Hob’s Immortality started out as an interesting sibling experience, but quickly turned into a true friendship between the human and the two Infinity members. Hob’s unique perspective on the pros and cons of his long life allows him to have stimulating conversations with Dream, who meets him every hundred years. Perhaps the most unforgettable part of his story is his last exchange with Death where he reflects on what it means to be ready to go.

The original Corinthian

Dream confronting the Corinthian in Collectors in The Sandman

Part of the tedious tasks Dream must complete after his escape from the mortals is to collect his nightmares, including the First Corinthian. In collectors (Issue #14), the guest of honor at the serial killer convention turns out to be one of Dream’s creations. The spooky character has teeth for eyes and likes to torment his victims before eating their eyeballs.

His storyline is remarkable as echoes of his existence linger in the new Corinthian that Dream eventually builds. The Corinthian arc helps explain the importance and role of nightmares in the waking world and in the realm of Dream.

Lucifer leaves hell

Lucifer in The Sandman.

The story that inspired the Lucifer series needs no introduction. Dream visits the fallen angel A hope in hell (number 4), which shows how vast and horrifying Lucifer’s hell is. Banished by the Presence for his rebellion, Lucifer’s challenge to the Great Plan prompts him to abandon his throne.

His bow depicts an empty version of Hell, with Morpheus left to deal with the key given to him by the Lightbringer. Lucifer’s action results in an unparalleled power struggle, with Dream forced to make tough decisions in the former ruler’s absence.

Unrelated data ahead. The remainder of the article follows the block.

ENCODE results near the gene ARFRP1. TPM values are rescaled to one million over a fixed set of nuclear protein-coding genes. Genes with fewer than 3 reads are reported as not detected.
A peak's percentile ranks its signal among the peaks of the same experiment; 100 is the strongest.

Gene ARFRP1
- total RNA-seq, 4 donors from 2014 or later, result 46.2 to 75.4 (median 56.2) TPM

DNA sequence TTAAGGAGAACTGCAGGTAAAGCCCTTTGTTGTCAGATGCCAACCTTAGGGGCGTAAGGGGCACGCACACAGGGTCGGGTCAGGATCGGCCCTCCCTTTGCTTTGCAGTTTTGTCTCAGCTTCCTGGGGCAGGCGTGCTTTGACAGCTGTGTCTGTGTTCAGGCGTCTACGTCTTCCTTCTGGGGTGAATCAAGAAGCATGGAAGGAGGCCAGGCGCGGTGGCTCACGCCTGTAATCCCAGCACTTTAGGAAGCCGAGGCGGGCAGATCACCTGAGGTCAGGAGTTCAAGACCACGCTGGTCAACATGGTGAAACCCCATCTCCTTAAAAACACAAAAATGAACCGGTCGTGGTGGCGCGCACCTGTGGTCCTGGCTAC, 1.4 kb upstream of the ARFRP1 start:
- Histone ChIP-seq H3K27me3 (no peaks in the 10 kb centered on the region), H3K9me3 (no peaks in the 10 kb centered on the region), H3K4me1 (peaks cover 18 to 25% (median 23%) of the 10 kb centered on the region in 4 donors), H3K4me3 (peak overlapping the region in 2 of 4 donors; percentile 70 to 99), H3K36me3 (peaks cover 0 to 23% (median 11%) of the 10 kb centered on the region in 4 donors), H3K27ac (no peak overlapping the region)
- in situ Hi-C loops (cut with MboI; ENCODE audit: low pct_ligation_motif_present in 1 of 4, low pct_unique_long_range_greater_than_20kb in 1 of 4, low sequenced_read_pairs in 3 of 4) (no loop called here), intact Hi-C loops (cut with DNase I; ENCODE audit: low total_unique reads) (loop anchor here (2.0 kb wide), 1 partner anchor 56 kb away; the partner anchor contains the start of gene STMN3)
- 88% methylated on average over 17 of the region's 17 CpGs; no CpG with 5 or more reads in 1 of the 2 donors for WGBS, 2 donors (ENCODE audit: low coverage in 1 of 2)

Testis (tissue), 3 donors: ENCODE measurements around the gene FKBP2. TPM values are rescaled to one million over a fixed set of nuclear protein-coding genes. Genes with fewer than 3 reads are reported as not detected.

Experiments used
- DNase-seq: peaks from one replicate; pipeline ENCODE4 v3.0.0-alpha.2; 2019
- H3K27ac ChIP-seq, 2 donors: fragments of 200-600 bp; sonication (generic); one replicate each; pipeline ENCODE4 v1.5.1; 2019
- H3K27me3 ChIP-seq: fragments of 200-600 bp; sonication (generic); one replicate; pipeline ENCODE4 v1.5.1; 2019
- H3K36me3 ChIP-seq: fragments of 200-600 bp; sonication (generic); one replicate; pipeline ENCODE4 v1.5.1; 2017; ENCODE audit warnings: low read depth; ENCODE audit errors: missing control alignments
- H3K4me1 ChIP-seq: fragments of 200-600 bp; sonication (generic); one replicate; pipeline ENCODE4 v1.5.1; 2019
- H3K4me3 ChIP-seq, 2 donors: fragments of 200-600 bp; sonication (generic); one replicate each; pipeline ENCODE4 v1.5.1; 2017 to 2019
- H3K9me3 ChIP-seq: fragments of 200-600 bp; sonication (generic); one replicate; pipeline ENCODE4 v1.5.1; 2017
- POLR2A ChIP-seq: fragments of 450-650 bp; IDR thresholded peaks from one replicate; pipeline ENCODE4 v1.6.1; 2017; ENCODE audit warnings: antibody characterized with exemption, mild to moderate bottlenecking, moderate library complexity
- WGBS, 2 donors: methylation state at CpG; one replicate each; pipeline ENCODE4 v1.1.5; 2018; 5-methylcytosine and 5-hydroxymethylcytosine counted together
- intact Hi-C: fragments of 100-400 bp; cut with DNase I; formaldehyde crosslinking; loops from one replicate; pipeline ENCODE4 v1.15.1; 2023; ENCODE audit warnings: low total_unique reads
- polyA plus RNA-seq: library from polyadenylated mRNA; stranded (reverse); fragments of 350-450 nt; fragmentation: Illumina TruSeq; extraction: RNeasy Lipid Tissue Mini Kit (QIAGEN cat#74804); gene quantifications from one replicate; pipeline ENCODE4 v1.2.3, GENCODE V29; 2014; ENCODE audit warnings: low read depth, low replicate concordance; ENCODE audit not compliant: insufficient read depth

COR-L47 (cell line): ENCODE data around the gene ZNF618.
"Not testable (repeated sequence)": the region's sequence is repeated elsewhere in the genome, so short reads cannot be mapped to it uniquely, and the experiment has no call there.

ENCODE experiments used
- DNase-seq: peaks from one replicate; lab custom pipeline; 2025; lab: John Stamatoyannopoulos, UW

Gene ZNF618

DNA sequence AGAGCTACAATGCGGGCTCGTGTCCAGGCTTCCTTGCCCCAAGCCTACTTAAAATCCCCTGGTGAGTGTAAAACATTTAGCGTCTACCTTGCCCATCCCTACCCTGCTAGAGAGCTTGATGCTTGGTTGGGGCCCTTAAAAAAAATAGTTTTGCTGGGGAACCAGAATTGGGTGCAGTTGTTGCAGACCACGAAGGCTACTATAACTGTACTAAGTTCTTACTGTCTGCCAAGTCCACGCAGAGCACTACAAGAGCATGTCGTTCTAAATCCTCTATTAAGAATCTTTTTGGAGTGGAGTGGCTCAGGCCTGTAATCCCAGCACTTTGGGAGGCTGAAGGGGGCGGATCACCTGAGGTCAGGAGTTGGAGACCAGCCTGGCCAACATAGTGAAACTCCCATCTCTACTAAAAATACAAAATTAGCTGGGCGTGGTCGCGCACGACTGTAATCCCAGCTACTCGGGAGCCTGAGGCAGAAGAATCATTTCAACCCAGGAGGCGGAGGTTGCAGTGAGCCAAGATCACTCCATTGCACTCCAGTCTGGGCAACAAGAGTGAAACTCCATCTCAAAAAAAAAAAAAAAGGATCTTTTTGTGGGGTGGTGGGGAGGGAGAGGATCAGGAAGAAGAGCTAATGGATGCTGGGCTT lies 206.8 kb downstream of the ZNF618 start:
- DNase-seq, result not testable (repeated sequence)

The deal with Shakespeare

The Sandman is known for the way it mixes fact and fiction, with William Shakespeare’s story being the perfect example. The most popular number that features the playwright is Dream of a summer night (number 19), which depicts Shakespeare’s main play performed before the fairy queen herself, Titania.

It’s just one of many plays he’s written under his contract with Dream. Morpheus promises the playwright fame even after his death, but Shakespeare questions his decision several times in the comics. The things Shakespeare has to give up for the deal haunt him throughout his life.

The Barbie Misadventure

Barbie and her anthropomorphic animals in The Sandman

Originally depicted as a secondary character in The doll houseBarbie plays a bigger role in A game of youthe first problem being Massacre on Fifth Avenue (number 32). At this point, readers probably know that Barbie’s bizarre dreams about The Land are far from just her imagination.